Inaugural Remarks - September 24, 1999

Growing Great by Dreams

Mr. Chairman, honored guests, friends, colleagues and my dear family:

I am honored to stand before you as the fourteenth President of Tulane University.

I am pleased to see so many of you here and want to thank you from the bottom of my heart for sharing this special day with me. However, to see so many people in the audience reminds me of a comment Sir Winston Churchill once made when he was congratulated on the size of an audience gathered to hear him speak. It was no great achievement to draw such a crowd, Churchill said. "Twice as many would have turned out for a public hanging."

Maybe so, but I thank you for being here this afternoon, nonetheless.

Since the founding of this great institution in 1834, it has been blessed with the strong leadership necessary to transform it from a regional medical college into an international university. Our challenge is to continue to build on this legacy to attain an even higher level of academic quality and recognition for Tulane. I welcome this opportunity, and have every intention of ensuring that it is realized.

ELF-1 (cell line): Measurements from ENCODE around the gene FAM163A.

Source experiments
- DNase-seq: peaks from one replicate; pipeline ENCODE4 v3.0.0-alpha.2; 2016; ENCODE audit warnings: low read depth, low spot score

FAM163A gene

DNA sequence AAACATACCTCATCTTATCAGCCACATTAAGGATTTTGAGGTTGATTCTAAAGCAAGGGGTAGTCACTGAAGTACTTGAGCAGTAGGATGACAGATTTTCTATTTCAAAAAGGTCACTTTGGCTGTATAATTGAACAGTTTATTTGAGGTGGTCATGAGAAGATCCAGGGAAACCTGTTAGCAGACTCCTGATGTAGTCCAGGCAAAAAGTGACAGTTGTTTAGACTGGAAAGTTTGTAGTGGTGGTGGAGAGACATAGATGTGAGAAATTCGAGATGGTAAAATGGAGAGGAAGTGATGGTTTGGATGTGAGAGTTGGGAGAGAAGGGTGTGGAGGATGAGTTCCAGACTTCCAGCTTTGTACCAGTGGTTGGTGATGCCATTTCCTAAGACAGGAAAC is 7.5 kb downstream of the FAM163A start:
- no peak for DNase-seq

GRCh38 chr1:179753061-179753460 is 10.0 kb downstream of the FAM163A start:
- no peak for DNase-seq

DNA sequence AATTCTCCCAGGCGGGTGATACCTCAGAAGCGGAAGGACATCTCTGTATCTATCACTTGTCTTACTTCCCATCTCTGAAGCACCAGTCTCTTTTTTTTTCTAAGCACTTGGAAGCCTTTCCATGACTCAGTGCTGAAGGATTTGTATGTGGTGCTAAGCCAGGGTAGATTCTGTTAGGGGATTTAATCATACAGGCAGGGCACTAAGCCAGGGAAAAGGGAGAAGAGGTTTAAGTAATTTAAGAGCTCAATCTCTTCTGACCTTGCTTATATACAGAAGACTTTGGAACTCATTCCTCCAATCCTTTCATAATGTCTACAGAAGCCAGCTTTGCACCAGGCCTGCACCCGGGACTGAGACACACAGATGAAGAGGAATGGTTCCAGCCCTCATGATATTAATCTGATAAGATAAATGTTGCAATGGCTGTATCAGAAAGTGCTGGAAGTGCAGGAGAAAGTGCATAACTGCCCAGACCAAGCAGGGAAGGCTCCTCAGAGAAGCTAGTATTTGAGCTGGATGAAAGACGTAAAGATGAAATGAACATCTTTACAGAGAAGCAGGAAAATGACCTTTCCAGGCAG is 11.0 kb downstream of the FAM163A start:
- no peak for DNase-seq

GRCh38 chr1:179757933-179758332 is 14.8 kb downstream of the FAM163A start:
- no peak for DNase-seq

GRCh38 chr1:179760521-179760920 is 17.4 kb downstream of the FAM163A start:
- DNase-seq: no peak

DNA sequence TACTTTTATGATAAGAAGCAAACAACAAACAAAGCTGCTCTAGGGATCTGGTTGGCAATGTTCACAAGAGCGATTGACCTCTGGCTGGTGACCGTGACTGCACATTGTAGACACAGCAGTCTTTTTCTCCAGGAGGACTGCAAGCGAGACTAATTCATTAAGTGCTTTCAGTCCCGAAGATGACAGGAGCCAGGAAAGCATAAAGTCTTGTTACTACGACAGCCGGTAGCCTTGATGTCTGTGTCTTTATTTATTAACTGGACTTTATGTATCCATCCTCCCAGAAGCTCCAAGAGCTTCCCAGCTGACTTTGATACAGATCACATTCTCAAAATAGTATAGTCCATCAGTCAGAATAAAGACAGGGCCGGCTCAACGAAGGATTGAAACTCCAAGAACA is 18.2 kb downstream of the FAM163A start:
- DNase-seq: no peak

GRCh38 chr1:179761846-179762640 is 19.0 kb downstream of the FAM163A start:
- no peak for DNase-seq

At last year's convocation, I spoke about the challenges facing higher education in the new millennium and what Tulane needed to do to continue its ascendancy among the very best private research universities in the country. Today, for just a few minutes, I would like to speak with you on a much more personal and intimate basis. In fact, I would like you to go on a journey with me. Let's for a moment imagine that we are at a gathering at Tulane University in the year 2010, and the topic is "Tulane since the beginning of the Millennium." What is it we would like to say about our achievements since the year 2000?

There is nothing special about picking the year 2010 as our starting point. It seems like a long enough time period to get us to think beyond our current horizon of opportunities, yet short enough to at least be in our sight and imagination.

I have been thinking a lot about that question for the last 15 months. In the process, I have come up with hundreds of ideas ranging from "Tulane University survived Scott Cowen's presidency and was even better off for it," to "Wow, Tulane was the first university in the 21st century to get a $1 billion unrestricted endowment gift in a lump-sum payment and the check successfully cleared the bank." No doubt, you have your favorite scenarios. However, throughout the summer, I disciplined myself to get the list down to three simple, straightforward statements.